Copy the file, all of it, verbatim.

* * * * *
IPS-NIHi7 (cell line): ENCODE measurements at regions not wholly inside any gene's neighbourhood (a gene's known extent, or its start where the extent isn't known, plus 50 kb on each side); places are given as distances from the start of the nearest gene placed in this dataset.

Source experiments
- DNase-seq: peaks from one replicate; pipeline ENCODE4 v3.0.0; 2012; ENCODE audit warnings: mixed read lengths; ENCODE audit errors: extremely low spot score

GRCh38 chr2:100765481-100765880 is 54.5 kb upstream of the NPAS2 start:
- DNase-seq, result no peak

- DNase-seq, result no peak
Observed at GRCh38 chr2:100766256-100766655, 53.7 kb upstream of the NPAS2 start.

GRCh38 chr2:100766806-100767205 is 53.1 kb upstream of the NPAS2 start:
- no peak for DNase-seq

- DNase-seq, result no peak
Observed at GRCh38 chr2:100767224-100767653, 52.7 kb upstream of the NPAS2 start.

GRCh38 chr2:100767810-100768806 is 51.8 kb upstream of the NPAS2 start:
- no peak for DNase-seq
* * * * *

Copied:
IPS-NIHi7 (cell line): ENCODE measurements at regions not wholly inside any gene's neighbourhood (a gene's known extent, or its start where the extent isn't known, plus 50 kb on each side); places are given as distances from the start of the nearest gene placed in this dataset.

Source experiments
- DNase-seq: peaks from one replicate; pipeline ENCODE4 v3.0.0; 2012; ENCODE audit warnings: mixed read lengths; ENCODE audit errors: extremely low spot score

GRCh38 chr2:100765481-100765880 is 54.5 kb upstream of the NPAS2 start:
- DNase-seq, result no peak

- DNase-seq, result no peak
Observed at GRCh38 chr2:100766256-100766655, 53.7 kb upstream of the NPAS2 start.

GRCh38 chr2:100766806-100767205 is 53.1 kb upstream of the NPAS2 start:
- no peak for DNase-seq

- DNase-seq, result no peak
Observed at GRCh38 chr2:100767224-100767653, 52.7 kb upstream of the NPAS2 start.

GRCh38 chr2:100767810-100768806 is 51.8 kb upstream of the NPAS2 start:
- no peak for DNase-seq